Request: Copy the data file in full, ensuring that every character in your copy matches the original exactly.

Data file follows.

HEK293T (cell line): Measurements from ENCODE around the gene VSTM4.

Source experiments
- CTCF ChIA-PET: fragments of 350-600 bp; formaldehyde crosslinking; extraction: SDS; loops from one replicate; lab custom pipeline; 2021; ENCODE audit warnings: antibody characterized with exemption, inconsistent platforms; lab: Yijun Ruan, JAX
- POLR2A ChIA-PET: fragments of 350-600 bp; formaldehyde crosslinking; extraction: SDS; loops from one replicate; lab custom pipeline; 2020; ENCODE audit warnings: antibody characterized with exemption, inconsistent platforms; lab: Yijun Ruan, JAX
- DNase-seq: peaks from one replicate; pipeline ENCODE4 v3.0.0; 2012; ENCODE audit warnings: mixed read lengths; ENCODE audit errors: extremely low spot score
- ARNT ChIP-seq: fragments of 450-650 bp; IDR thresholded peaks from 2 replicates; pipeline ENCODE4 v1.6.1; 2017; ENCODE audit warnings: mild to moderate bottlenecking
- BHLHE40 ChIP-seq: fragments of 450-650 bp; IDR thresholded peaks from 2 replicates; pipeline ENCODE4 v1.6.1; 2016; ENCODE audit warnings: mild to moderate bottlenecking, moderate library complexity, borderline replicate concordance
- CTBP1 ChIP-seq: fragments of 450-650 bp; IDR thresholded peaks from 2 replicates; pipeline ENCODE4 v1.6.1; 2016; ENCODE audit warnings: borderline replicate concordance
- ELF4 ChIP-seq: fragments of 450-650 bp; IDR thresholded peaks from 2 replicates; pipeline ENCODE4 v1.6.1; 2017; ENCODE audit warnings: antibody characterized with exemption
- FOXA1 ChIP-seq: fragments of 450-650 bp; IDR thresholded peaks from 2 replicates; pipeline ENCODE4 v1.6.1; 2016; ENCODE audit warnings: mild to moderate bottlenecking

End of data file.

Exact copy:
HEK293T (cell line): Measurements from ENCODE around the gene VSTM4.

Source experiments
- CTCF ChIA-PET: fragments of 350-600 bp; formaldehyde crosslinking; extraction: SDS; loops from one replicate; lab custom pipeline; 2021; ENCODE audit warnings: antibody characterized with exemption, inconsistent platforms; lab: Yijun Ruan, JAX
- POLR2A ChIA-PET: fragments of 350-600 bp; formaldehyde crosslinking; extraction: SDS; loops from one replicate; lab custom pipeline; 2020; ENCODE audit warnings: antibody characterized with exemption, inconsistent platforms; lab: Yijun Ruan, JAX
- DNase-seq: peaks from one replicate; pipeline ENCODE4 v3.0.0; 2012; ENCODE audit warnings: mixed read lengths; ENCODE audit errors: extremely low spot score
- ARNT ChIP-seq: fragments of 450-650 bp; IDR thresholded peaks from 2 replicates; pipeline ENCODE4 v1.6.1; 2017; ENCODE audit warnings: mild to moderate bottlenecking
- BHLHE40 ChIP-seq: fragments of 450-650 bp; IDR thresholded peaks from 2 replicates; pipeline ENCODE4 v1.6.1; 2016; ENCODE audit warnings: mild to moderate bottlenecking, moderate library complexity, borderline replicate concordance
- CTBP1 ChIP-seq: fragments of 450-650 bp; IDR thresholded peaks from 2 replicates; pipeline ENCODE4 v1.6.1; 2016; ENCODE audit warnings: borderline replicate concordance
- ELF4 ChIP-seq: fragments of 450-650 bp; IDR thresholded peaks from 2 replicates; pipeline ENCODE4 v1.6.1; 2017; ENCODE audit warnings: antibody characterized with exemption
- FOXA1 ChIP-seq: fragments of 450-650 bp; IDR thresholded peaks from 2 replicates; pipeline ENCODE4 v1.6.1; 2016; ENCODE audit warnings: mild to moderate bottlenecking